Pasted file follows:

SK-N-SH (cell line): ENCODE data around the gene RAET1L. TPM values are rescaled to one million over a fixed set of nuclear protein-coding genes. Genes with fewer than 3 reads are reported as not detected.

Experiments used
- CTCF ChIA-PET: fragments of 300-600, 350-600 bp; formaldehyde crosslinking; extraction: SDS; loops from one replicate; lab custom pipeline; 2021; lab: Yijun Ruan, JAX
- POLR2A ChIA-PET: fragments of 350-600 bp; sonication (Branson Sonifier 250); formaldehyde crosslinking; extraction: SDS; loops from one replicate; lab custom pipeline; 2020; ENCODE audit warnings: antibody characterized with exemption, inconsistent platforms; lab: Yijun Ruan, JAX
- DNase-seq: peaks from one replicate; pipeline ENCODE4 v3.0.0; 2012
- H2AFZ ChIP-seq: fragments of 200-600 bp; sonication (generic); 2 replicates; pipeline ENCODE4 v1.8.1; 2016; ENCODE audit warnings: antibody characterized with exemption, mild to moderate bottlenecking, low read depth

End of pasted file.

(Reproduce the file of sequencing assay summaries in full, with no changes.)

SK-N-SH (cell line): ENCODE data around the gene RAET1L. TPM values are rescaled to one million over a fixed set of nuclear protein-coding genes. Genes with fewer than 3 reads are reported as not detected.

Experiments used
- CTCF ChIA-PET: fragments of 300-600, 350-600 bp; formaldehyde crosslinking; extraction: SDS; loops from one replicate; lab custom pipeline; 2021; lab: Yijun Ruan, JAX
- POLR2A ChIA-PET: fragments of 350-600 bp; sonication (Branson Sonifier 250); formaldehyde crosslinking; extraction: SDS; loops from one replicate; lab custom pipeline; 2020; ENCODE audit warnings: antibody characterized with exemption, inconsistent platforms; lab: Yijun Ruan, JAX
- DNase-seq: peaks from one replicate; pipeline ENCODE4 v3.0.0; 2012
- H2AFZ ChIP-seq: fragments of 200-600 bp; sonication (generic); 2 replicates; pipeline ENCODE4 v1.8.1; 2016; ENCODE audit warnings: antibody characterized with exemption, mild to moderate bottlenecking, low read depth